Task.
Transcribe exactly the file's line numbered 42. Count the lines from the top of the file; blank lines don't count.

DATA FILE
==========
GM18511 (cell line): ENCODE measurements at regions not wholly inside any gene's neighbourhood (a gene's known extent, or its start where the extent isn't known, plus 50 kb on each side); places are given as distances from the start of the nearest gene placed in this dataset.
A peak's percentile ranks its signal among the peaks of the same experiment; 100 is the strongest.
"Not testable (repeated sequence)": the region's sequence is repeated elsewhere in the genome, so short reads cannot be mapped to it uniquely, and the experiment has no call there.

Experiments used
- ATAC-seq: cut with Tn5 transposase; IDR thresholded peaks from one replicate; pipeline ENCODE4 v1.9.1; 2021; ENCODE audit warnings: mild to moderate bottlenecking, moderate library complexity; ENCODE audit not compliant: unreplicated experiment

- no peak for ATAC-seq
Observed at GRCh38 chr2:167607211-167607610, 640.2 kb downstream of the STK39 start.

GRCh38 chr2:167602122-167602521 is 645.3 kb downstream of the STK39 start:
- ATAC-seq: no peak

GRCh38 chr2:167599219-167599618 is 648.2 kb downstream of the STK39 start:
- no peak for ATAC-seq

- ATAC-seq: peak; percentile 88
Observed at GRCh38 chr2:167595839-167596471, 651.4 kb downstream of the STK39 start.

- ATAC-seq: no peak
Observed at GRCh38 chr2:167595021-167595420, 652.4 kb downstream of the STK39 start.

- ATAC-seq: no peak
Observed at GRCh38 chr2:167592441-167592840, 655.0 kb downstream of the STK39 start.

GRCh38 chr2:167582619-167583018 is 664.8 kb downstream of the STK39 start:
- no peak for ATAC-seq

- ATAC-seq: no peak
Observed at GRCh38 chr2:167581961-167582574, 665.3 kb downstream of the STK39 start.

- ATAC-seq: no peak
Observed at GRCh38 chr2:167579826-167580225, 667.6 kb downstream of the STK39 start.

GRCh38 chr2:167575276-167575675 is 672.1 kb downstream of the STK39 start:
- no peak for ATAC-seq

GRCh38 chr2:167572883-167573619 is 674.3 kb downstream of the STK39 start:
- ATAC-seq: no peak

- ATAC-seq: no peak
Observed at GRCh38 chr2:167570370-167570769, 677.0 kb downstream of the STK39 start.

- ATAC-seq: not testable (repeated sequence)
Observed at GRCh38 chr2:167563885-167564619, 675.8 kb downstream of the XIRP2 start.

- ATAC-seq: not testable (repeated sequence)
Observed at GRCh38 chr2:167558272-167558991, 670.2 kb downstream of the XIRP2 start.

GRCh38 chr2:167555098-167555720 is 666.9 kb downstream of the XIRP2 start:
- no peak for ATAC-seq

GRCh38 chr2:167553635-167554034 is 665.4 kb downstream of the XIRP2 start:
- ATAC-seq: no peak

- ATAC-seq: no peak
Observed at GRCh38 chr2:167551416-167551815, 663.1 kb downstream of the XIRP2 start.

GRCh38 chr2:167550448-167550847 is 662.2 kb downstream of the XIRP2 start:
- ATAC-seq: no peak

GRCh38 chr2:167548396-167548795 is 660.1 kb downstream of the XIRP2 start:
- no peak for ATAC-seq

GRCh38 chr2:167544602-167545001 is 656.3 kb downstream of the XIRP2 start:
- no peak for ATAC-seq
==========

GRCh38 chr2:167548396-167548795 is 660.1 kb downstream of the XIRP2 start: